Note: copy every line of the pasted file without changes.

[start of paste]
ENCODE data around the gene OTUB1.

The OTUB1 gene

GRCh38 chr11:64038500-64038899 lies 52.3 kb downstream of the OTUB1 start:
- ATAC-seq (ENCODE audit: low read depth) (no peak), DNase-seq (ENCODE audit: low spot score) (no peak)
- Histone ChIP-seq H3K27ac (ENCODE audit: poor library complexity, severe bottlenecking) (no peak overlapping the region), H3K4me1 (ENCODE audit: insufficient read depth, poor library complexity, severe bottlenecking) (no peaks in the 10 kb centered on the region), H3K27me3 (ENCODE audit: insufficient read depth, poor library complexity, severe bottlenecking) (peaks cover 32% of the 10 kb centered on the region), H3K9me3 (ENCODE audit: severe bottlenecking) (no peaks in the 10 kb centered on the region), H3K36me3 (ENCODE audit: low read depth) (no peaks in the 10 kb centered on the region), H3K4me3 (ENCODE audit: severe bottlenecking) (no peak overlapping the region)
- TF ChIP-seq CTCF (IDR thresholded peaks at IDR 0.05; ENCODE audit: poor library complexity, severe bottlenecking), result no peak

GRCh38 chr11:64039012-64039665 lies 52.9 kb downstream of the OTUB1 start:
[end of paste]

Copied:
ENCODE data around the gene OTUB1.

The OTUB1 gene

GRCh38 chr11:64038500-64038899 lies 52.3 kb downstream of the OTUB1 start:
- ATAC-seq (ENCODE audit: low read depth) (no peak), DNase-seq (ENCODE audit: low spot score) (no peak)
- Histone ChIP-seq H3K27ac (ENCODE audit: poor library complexity, severe bottlenecking) (no peak overlapping the region), H3K4me1 (ENCODE audit: insufficient read depth, poor library complexity, severe bottlenecking) (no peaks in the 10 kb centered on the region), H3K27me3 (ENCODE audit: insufficient read depth, poor library complexity, severe bottlenecking) (peaks cover 32% of the 10 kb centered on the region), H3K9me3 (ENCODE audit: severe bottlenecking) (no peaks in the 10 kb centered on the region), H3K36me3 (ENCODE audit: low read depth) (no peaks in the 10 kb centered on the region), H3K4me3 (ENCODE audit: severe bottlenecking) (no peak overlapping the region)
- TF ChIP-seq CTCF (IDR thresholded peaks at IDR 0.05; ENCODE audit: poor library complexity, severe bottlenecking), result no peak

GRCh38 chr11:64039012-64039665 lies 52.9 kb downstream of the OTUB1 start: